ASU's Muse Following His Heart as Freshman Season Nears
Allen Muse awoke in a recovery room at New Orleans Children's Hospital.
It seemed that it had been just seconds since he had climbed onto the stainless steel surgical table, a mask had been applied to his face and he had been told to count backward from 10.
Muse got to eight, then came to plugged full of tubes, his body wracked by the pain in his broken chest. He had to suffer in silence thanks to the tube snaking down his throat, but when it was finally removed and he could speak, there was one thing on his mind.
Muse turned to his mother at his bedside.
"Call Coach Roberts," he said.
A few weeks earlier Muse had shown up on the Arkansas State campus feeling healthy and ready to throw his 6-foot-4 ½ inch frame into the competition for one of the Red Wolves' receiving jobs.
Steve Roberts and his staff had gotten plenty of mileage out of a smallish receiving corps over the years, and Muse was seen as payoff for the efforts to recruit some height.
"We've tried to recruit those type of guys," Roberts said, "just didn't have the success ... and we made it a point two years ago to go after that body type."
A survivor of Hurricane Katrina and a record-setting pass catcher at Leesville, La., High School - where Muse had wound up after the storm - he figured the bad things were past and a bright future in college football was ahead.
Then a routine physical followed by further tests uncovered a problem lurking in Muse's heart. Extra tissue was restricting blood flow and making the heart work harder than it should.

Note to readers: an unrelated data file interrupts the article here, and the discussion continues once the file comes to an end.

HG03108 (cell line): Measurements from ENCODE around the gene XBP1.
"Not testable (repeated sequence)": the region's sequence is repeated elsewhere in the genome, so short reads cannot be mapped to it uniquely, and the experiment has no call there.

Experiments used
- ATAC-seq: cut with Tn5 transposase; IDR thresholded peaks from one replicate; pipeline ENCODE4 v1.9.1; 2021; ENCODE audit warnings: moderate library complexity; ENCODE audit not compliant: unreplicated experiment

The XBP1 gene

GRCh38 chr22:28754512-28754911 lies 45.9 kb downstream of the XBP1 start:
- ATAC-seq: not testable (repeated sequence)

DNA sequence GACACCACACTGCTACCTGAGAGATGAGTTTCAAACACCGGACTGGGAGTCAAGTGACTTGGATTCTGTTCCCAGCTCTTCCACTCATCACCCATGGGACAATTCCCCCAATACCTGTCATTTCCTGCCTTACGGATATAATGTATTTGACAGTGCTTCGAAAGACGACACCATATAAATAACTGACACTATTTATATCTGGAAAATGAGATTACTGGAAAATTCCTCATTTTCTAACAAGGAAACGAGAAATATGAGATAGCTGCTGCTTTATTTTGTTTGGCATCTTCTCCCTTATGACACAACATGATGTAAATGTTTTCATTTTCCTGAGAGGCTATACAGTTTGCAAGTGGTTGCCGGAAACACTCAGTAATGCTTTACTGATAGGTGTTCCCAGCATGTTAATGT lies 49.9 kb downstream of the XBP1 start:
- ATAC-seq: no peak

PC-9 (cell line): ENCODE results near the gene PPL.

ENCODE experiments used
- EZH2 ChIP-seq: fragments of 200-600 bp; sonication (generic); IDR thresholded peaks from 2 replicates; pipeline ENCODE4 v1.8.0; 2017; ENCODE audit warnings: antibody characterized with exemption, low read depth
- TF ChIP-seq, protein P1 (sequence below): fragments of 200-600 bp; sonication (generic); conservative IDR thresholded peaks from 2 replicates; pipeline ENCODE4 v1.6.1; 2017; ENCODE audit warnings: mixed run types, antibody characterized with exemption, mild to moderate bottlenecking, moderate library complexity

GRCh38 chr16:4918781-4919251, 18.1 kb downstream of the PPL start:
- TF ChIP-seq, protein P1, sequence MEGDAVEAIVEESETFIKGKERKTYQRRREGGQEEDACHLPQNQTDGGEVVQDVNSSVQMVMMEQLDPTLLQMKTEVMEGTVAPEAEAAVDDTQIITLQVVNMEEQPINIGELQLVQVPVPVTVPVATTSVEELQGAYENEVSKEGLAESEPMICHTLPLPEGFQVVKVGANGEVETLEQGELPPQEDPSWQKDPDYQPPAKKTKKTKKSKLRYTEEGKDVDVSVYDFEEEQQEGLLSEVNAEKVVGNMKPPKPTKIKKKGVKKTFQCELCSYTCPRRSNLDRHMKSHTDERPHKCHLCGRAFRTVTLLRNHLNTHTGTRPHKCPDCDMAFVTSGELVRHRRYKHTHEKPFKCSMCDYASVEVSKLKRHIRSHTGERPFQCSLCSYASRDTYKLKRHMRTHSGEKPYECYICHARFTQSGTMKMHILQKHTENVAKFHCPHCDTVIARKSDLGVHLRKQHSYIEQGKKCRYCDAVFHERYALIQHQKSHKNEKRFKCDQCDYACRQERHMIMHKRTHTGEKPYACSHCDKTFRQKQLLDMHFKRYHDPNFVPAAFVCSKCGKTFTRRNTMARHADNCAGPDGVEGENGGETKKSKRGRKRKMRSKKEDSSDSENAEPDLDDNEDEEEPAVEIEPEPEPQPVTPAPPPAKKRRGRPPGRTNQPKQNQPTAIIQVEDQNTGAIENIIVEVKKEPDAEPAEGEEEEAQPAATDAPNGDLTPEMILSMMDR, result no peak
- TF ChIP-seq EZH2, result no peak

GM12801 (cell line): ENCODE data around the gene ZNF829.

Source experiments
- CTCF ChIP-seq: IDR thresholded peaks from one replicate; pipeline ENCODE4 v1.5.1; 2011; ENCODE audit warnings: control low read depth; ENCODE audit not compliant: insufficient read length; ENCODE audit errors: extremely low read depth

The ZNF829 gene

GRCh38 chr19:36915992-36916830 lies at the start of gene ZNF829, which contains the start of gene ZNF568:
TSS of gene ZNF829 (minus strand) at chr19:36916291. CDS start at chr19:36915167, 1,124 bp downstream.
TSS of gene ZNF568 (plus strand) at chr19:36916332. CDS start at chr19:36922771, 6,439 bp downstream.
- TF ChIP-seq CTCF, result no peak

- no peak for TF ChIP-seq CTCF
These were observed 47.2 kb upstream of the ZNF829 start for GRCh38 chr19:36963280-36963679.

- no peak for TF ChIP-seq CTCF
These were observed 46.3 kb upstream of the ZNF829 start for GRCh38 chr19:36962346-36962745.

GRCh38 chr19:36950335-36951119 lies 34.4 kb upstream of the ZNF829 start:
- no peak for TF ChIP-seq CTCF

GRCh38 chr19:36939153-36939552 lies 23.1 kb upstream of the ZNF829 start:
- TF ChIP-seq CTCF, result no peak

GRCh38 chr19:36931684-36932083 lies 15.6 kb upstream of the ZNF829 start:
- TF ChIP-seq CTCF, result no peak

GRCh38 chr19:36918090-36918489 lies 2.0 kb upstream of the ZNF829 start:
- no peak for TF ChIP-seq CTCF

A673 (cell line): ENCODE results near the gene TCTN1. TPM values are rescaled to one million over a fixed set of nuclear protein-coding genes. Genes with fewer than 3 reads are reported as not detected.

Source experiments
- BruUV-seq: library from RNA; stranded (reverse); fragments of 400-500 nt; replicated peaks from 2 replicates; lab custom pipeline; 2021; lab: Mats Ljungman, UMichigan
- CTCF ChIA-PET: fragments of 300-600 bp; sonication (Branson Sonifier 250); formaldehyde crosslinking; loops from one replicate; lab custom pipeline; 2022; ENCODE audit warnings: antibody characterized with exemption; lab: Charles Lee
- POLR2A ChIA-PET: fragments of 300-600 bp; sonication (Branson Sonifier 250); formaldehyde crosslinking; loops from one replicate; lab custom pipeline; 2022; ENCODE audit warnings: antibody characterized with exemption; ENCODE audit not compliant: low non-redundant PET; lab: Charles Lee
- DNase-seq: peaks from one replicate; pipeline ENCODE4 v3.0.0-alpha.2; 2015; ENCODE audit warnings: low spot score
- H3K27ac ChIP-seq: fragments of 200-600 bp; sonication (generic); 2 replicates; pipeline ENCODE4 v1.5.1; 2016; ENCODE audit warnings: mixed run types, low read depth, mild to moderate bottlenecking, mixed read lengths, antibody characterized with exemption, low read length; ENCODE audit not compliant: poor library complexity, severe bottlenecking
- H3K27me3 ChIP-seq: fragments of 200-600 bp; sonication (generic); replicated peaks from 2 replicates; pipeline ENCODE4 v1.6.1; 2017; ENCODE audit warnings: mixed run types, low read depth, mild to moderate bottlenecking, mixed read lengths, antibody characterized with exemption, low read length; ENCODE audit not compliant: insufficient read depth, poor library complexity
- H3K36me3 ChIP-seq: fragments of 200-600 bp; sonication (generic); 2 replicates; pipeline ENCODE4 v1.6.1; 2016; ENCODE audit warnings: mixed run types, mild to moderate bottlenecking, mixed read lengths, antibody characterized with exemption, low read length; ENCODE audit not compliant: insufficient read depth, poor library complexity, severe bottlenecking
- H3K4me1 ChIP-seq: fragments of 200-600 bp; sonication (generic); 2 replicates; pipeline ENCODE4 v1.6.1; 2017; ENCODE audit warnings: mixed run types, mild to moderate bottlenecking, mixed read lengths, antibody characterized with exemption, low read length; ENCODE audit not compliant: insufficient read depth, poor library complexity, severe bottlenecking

Muse was told he could have surgery, which would give him a 50-50 chance of playing football again, or skip the surgery, never play ball and run the risk of a stroke when he reached his mid-50s.
"Devastated. Mad. Angry," Muse said, recalling his reaction to the news. "Not trying to believe what they told me, that's the main thing. As soon as they told me I started praying, asking God for strength. Trying to figure out really what was going on because I'd been playing football all my life and this had never come up."
Muse and his parents, Kimberly and Alan Sr., had already endured their share of pain.
As their home in New Orleans' 9th Ward was swamped by Katrina's floodwaters on Aug. 29, 2005, Muse, - about to start his sophomore year of high school in the city - and his family took refuge with hundreds of others on the Interstate 10 Bridge across from the Louisiana Superdome. They were there for three days while their home was ruined beyond repair by four feet of water.
The Muses relocated to Leesville, in western Louisiana, and Muse resumed his football career while plans were made to rebuild the home in New Orleans. The first two years Leesville ran the option, and Muse figured he caught a total of eight balls his sophomore and junior seasons.
But in his senior year, Leesville went to the spread, and Muse had close to 890 yards to set the single-season record while the school won the district and went to the playoffs.
"It gave me the opportunity to show coaches what I could do," Muse said.
Arkansas State came calling, and the day Muse graduated from Leesville his family was able to move back to the rebuilt home in New Orleans. Things were definitely looking up, and then came Muse's first on-campus physical and the stunning diagnosis.